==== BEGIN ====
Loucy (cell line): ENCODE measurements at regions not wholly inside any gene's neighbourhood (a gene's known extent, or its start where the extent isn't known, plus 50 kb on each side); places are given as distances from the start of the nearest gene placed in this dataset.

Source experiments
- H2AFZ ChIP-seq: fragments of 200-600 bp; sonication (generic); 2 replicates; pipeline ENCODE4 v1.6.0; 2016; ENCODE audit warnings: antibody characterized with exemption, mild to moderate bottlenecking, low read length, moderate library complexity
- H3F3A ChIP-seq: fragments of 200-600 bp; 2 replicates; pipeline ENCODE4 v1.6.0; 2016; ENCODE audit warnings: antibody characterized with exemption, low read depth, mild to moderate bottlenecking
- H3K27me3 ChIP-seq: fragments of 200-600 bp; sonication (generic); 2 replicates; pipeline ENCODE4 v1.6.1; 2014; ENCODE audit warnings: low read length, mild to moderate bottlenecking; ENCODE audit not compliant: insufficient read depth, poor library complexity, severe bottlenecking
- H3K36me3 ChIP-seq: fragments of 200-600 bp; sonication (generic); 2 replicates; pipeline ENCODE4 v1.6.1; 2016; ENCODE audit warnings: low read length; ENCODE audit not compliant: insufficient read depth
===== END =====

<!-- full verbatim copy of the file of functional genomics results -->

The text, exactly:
Loucy (cell line): ENCODE measurements at regions not wholly inside any gene's neighbourhood (a gene's known extent, or its start where the extent isn't known, plus 50 kb on each side); places are given as distances from the start of the nearest gene placed in this dataset.

Source experiments
- H2AFZ ChIP-seq: fragments of 200-600 bp; sonication (generic); 2 replicates; pipeline ENCODE4 v1.6.0; 2016; ENCODE audit warnings: antibody characterized with exemption, mild to moderate bottlenecking, low read length, moderate library complexity
- H3F3A ChIP-seq: fragments of 200-600 bp; 2 replicates; pipeline ENCODE4 v1.6.0; 2016; ENCODE audit warnings: antibody characterized with exemption, low read depth, mild to moderate bottlenecking
- H3K27me3 ChIP-seq: fragments of 200-600 bp; sonication (generic); 2 replicates; pipeline ENCODE4 v1.6.1; 2014; ENCODE audit warnings: low read length, mild to moderate bottlenecking; ENCODE audit not compliant: insufficient read depth, poor library complexity, severe bottlenecking
- H3K36me3 ChIP-seq: fragments of 200-600 bp; sonication (generic); 2 replicates; pipeline ENCODE4 v1.6.1; 2016; ENCODE audit warnings: low read length; ENCODE audit not compliant: insufficient read depth